remember FMV just multi version the specific function that has been vectorized not the data or the whole executable/library whereas your solution would imply a massive infrastructure distro side with a bunch of code changes to package managers as well to pull cpu specific binaries to save maybe 5Mb of harddrive space on a distro like Ubuntu.

              Also please stop assuming FMV require a new processor because that is incorrect, Clear linux choose to add a default fallback that require Westmere+ CPU because of another FMV unrelated set of features on the kernel not because is limited by GCC.

              GCC efectively allow you to set a fallback as low as you wish(lets say SSE2 which should include every 64bits CPU ever made) with optimization all the way up to AVX-512

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              • #8
                Originally posted by skeevy420 View Post

                Technically speaking, using march=generic mtune=skylake or mtune=znver1 would work. At the minimum we'd want/need AMD tuned and Intel tuned binaries.

                Thinking deeper, we'd want generational divides combined with FMV like generic to westmere, sandy to skylake, skylake and up so a lot of the older processors aren't using unnecessarily bloated code -- targeted AVX code, for example, only adds code bloat for Westmere users.
                Also note FMV is brand agnostic, as long as the CPU support the proper vector extensions it doesn't give a damn which CPU brand you have, this is not ICC

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                • #9
                  Originally posted by jrch2k8 View Post

                  you are overthinking this way to much, FMV only adds few KB here and there since it uses the executable format and glibc infrastructure to just pick the correct implementation at runtime which is usually extremely small like a regular c++ polymorphic function.

                  remember FMV just multi version the specific function that has been vectorized not the data or the whole executable/library whereas your solution would imply a massive infrastructure distro side with a bunch of code changes to package managers as well to pull cpu specific binaries to save maybe 5Mb of harddrive space on a distro like Ubuntu.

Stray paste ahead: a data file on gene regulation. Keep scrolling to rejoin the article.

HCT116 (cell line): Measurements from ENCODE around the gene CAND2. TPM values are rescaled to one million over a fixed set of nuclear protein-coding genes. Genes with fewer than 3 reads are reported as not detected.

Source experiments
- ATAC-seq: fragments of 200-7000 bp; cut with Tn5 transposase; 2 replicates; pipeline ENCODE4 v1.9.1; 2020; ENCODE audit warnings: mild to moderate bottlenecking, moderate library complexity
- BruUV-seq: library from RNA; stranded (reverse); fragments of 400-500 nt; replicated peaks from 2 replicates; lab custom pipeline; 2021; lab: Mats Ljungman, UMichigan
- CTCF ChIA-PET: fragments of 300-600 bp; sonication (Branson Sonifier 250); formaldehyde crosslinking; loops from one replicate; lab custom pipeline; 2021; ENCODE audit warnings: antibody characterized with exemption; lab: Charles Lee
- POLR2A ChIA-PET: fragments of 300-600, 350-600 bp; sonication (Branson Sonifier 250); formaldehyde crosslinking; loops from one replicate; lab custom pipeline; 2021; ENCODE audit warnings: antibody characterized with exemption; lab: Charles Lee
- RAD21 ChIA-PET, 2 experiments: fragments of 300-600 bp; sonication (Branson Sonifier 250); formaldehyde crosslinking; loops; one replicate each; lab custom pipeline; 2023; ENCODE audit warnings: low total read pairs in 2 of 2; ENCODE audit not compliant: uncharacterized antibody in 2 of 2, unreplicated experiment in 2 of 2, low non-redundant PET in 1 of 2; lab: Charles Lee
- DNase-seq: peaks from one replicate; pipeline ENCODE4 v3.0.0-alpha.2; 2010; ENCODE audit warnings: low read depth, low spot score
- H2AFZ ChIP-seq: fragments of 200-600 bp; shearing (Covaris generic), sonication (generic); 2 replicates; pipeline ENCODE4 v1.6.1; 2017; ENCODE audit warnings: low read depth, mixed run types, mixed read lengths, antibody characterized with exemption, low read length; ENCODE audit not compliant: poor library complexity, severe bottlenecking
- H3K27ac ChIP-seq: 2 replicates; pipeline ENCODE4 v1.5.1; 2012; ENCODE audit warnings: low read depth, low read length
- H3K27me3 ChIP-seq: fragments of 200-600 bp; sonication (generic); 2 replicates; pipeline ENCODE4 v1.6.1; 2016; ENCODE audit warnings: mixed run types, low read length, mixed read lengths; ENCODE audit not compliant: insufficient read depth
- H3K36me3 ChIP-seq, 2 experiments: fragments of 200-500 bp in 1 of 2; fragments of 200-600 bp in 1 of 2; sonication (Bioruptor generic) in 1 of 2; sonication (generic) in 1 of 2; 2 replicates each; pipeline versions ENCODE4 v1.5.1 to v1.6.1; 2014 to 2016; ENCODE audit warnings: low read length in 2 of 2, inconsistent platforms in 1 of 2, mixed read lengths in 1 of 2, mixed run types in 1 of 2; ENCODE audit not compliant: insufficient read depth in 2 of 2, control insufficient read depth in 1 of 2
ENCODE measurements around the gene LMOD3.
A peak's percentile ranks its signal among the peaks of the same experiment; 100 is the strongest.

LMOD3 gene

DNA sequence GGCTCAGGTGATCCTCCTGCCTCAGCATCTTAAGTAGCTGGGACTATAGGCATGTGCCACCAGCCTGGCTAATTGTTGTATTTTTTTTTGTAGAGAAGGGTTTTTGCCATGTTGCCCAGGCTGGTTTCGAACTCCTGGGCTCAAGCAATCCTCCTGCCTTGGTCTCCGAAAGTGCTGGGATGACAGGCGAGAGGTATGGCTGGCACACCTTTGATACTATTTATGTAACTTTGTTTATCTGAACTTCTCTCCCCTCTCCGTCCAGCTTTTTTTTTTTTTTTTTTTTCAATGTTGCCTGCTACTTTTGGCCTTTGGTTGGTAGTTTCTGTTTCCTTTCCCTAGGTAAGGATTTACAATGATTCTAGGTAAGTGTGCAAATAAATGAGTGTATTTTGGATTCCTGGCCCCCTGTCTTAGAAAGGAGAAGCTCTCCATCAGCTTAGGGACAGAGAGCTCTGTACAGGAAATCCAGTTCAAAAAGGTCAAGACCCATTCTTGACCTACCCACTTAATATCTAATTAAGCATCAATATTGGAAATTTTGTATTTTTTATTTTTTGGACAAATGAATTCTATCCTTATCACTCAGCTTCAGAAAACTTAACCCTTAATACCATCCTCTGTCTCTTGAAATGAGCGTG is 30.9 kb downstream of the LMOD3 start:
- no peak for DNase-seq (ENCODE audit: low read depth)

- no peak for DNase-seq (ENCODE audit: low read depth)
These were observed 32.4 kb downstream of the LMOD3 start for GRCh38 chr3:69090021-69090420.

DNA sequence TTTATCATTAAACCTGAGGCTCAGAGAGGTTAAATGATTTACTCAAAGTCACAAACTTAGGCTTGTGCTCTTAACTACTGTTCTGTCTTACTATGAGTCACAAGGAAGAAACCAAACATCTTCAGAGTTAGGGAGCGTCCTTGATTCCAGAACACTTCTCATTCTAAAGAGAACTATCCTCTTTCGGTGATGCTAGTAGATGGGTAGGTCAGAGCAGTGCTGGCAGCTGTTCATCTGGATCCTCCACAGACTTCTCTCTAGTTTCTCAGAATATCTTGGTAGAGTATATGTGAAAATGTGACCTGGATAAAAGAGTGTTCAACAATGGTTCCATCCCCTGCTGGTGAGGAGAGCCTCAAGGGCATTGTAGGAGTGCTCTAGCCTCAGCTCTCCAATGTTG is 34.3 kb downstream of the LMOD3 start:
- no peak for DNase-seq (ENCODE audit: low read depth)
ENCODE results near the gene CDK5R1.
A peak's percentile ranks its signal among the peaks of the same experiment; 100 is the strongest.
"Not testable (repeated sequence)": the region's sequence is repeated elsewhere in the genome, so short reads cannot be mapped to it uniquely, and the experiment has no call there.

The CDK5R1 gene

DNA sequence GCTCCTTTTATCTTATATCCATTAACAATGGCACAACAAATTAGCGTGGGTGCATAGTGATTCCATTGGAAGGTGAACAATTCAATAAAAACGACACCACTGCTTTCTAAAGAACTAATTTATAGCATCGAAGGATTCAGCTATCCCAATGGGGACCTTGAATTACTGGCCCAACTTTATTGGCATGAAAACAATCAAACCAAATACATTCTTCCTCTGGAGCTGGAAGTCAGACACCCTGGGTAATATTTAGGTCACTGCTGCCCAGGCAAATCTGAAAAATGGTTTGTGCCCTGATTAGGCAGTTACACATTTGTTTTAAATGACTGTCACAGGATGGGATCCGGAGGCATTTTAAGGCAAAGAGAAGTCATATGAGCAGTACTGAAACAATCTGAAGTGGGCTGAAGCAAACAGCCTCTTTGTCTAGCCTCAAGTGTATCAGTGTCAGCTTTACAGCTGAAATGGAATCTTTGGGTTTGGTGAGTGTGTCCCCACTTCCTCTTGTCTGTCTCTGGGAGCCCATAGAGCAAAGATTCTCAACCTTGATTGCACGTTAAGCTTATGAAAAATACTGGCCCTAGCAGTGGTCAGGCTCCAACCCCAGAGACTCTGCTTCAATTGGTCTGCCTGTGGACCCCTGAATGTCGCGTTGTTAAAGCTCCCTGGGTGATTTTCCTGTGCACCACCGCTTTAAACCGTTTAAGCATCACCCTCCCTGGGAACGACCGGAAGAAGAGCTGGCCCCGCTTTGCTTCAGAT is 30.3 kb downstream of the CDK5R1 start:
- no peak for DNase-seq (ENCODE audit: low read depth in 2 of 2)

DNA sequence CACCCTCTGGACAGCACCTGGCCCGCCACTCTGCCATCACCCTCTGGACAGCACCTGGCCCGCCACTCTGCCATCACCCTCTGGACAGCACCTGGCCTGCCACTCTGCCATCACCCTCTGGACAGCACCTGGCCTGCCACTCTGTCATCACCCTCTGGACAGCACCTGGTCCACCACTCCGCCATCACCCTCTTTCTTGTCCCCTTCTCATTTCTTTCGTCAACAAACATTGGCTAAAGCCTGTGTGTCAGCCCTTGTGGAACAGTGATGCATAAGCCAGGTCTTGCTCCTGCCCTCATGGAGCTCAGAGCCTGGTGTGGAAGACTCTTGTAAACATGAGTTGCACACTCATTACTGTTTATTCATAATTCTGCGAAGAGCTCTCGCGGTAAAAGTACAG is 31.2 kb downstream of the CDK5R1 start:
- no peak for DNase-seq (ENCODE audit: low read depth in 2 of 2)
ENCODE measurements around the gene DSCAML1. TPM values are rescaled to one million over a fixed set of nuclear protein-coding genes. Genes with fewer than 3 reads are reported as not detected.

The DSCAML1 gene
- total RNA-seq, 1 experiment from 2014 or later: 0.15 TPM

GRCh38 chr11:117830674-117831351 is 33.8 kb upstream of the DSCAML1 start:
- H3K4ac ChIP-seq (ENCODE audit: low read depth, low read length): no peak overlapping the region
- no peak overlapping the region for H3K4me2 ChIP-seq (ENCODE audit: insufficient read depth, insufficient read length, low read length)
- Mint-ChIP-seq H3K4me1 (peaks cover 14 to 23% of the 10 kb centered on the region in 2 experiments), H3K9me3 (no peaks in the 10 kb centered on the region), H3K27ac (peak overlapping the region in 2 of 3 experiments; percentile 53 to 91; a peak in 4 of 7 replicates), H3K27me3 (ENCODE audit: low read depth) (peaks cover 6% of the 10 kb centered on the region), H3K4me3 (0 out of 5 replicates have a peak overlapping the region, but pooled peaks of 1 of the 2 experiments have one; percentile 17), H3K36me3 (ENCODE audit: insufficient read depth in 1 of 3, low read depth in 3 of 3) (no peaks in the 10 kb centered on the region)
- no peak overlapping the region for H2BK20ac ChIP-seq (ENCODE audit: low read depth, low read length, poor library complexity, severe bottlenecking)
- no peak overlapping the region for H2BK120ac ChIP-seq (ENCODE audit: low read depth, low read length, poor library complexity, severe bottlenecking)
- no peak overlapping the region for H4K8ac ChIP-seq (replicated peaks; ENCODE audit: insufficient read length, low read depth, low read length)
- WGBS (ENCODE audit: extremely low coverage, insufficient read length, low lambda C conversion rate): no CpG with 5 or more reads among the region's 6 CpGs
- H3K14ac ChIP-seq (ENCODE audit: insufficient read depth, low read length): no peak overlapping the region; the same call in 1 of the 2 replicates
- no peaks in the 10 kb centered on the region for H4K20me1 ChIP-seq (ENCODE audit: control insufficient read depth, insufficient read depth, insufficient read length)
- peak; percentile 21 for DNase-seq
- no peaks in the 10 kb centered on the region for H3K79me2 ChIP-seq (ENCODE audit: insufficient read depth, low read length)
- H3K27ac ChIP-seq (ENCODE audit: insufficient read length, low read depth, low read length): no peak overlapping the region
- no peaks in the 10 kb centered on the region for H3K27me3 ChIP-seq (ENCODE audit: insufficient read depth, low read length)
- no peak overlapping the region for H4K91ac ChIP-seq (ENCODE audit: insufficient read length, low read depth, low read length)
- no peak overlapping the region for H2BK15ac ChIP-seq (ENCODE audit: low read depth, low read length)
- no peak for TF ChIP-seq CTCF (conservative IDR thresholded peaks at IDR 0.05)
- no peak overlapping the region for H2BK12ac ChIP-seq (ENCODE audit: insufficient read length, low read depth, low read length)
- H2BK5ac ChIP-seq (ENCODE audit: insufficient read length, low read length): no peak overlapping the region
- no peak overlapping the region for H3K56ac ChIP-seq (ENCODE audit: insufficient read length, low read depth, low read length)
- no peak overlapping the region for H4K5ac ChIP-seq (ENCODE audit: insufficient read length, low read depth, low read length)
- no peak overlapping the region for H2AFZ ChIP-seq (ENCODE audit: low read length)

I was thinking more on processor cache and less if/thens to detect the correct code to use. Disk space wasn't even a factor. I was thinking about people who want every last oomph from their hardware -- people like that don't want to waste cycles for the code to determine if it should use the AVX or AVX2 parts.

                  Originally posted by jrch2k8 View Post
                  Also please stop assuming FMV require a new processor because that is incorrect, Clear linux choose to add a default fallback that require Westmere+ CPU because of another FMV unrelated set of features on the kernel not because is limited by GCC.
                  I'm not assuming FMV requires a new processor. Technically it can be for SSE and SSE2 or for various ARMs. Not positive, but I think the Westmere cutoff line is due to AES.

                  Originally posted by jrch2k8 View Post
                  GCC efectively allow you to set a fallback as low as you wish(lets say SSE2 which should include every 64bits CPU ever made) with optimization all the way up to AVX-512
                  Which is why I used march=generic as the base and picked an mtune from newer CPUs like Skylake and Ryzen. It was just a quick example that would cover damn near everyone and include optimized code for newer processors. IMHO, if one compares CPU features it makes sense to lump similar x86_64 architectures together and to create some generational divides similar to i386, i486, i686, etc.

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                  • #10
                    Originally posted by jrch2k8 View Post

                    Also note FMV is brand agnostic, as long as the CPU support the proper vector extensions it doesn't give a damn which CPU brand you have, this is not ICC
                    I know. Again, it was about how AMD supports some extensions that Intel doesn't and vice-a-versa....like 3DNOW to go old school....but it's more about Ryzen and Icelake....